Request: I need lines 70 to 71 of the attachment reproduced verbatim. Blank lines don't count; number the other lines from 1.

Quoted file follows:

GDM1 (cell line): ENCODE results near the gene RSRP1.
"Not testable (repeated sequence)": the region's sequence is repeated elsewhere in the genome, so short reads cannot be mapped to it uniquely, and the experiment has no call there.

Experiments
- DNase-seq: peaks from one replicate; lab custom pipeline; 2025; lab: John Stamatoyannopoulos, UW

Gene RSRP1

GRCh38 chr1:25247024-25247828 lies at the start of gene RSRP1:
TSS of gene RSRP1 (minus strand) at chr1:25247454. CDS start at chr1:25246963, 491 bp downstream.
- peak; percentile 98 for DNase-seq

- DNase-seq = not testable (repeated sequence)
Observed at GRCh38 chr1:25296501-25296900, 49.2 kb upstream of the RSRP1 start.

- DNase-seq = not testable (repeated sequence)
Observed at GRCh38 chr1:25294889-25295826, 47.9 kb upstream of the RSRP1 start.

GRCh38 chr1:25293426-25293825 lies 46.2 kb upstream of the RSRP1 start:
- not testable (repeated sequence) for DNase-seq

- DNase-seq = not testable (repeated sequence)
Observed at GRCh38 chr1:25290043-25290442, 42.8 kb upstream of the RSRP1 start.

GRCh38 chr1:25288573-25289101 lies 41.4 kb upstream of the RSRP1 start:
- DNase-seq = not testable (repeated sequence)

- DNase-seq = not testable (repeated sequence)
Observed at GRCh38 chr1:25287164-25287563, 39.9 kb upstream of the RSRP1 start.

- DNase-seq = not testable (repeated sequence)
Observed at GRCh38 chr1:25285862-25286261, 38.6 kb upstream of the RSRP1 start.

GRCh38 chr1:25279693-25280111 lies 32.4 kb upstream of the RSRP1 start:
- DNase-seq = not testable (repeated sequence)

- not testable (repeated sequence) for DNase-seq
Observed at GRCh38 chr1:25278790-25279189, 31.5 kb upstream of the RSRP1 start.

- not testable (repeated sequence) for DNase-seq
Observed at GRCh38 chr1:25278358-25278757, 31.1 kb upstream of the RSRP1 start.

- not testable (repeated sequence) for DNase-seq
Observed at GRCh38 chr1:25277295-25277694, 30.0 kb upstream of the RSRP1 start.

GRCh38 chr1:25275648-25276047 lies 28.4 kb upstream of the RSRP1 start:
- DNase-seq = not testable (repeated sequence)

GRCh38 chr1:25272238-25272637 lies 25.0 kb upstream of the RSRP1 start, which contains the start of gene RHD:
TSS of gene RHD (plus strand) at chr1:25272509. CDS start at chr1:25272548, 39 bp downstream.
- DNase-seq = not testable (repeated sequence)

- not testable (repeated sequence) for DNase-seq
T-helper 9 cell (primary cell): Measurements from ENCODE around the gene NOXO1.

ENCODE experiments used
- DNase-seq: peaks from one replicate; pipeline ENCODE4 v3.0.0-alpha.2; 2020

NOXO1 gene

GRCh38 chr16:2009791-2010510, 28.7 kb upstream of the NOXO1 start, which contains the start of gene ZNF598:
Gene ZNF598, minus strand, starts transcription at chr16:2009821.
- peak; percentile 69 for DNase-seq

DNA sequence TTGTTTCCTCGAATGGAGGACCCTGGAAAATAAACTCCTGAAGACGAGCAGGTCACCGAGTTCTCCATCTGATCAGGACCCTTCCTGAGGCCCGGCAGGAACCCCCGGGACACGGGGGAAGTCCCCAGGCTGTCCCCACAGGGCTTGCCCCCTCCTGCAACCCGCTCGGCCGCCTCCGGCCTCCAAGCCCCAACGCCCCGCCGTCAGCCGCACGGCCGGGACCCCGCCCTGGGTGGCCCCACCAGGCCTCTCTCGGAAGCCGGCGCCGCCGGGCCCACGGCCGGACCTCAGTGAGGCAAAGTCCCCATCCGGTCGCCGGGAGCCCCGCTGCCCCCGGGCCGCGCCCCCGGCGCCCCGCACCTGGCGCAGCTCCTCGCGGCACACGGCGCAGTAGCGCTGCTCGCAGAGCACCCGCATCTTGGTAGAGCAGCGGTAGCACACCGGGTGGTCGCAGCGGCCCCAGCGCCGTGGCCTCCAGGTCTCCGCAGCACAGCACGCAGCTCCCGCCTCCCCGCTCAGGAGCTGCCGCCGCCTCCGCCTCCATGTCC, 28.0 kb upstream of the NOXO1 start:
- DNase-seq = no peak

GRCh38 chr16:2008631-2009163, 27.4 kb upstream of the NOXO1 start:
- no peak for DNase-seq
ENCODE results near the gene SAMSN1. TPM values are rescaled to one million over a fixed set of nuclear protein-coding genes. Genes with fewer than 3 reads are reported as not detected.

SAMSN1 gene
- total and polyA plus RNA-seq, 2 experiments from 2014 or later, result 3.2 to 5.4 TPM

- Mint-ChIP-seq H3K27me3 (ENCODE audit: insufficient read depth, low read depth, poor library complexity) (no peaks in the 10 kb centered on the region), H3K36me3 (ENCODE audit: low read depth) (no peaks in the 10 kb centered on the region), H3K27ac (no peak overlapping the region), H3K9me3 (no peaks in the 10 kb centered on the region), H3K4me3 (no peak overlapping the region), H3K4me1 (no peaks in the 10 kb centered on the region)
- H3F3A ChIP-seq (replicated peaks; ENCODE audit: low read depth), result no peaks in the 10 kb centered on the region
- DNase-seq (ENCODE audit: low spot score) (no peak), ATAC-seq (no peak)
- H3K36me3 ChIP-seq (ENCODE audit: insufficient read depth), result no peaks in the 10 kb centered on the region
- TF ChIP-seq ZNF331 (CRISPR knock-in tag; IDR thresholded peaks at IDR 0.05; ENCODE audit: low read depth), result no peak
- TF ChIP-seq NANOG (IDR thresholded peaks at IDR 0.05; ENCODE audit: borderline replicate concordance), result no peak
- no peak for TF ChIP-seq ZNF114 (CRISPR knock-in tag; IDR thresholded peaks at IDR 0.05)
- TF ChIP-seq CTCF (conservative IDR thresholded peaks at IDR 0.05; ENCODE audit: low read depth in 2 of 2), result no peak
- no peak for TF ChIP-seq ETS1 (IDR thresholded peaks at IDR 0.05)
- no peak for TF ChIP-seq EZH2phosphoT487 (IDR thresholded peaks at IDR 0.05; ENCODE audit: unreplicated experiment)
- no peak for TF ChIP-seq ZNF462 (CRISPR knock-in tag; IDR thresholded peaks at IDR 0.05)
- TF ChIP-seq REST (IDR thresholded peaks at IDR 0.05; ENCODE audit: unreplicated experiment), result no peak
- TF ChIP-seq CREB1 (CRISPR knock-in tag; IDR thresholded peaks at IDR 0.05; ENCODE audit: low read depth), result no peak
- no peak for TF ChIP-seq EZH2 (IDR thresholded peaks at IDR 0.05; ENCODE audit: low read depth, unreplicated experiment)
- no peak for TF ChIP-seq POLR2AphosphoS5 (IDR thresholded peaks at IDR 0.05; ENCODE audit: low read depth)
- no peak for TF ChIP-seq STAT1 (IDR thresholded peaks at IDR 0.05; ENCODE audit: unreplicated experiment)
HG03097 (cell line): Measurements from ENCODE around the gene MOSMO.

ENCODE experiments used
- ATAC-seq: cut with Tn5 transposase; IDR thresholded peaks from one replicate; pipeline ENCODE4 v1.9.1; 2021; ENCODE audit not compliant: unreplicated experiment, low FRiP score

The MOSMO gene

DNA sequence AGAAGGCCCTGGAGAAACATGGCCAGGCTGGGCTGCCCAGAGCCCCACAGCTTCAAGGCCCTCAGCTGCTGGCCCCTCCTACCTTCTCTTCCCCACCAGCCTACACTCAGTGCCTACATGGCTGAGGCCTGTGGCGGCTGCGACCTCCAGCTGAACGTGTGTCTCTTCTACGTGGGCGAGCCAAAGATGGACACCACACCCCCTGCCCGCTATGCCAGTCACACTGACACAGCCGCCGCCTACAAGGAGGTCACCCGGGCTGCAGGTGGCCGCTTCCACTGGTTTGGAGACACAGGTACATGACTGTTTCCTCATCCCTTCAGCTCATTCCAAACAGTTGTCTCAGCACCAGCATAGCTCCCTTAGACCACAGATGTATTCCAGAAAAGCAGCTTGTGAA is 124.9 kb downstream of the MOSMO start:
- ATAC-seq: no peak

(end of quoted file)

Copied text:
The MOSMO gene

DNA sequence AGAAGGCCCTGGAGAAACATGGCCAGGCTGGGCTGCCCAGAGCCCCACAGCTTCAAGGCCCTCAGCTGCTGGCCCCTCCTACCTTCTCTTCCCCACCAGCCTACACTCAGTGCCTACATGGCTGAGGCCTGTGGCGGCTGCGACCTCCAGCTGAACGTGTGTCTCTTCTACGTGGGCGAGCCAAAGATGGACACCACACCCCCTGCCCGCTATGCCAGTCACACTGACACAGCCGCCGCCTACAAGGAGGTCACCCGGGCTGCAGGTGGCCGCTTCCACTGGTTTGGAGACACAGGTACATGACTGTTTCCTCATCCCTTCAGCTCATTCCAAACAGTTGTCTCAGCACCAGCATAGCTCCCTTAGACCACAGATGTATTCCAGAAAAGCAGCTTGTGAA is 124.9 kb downstream of the MOSMO start: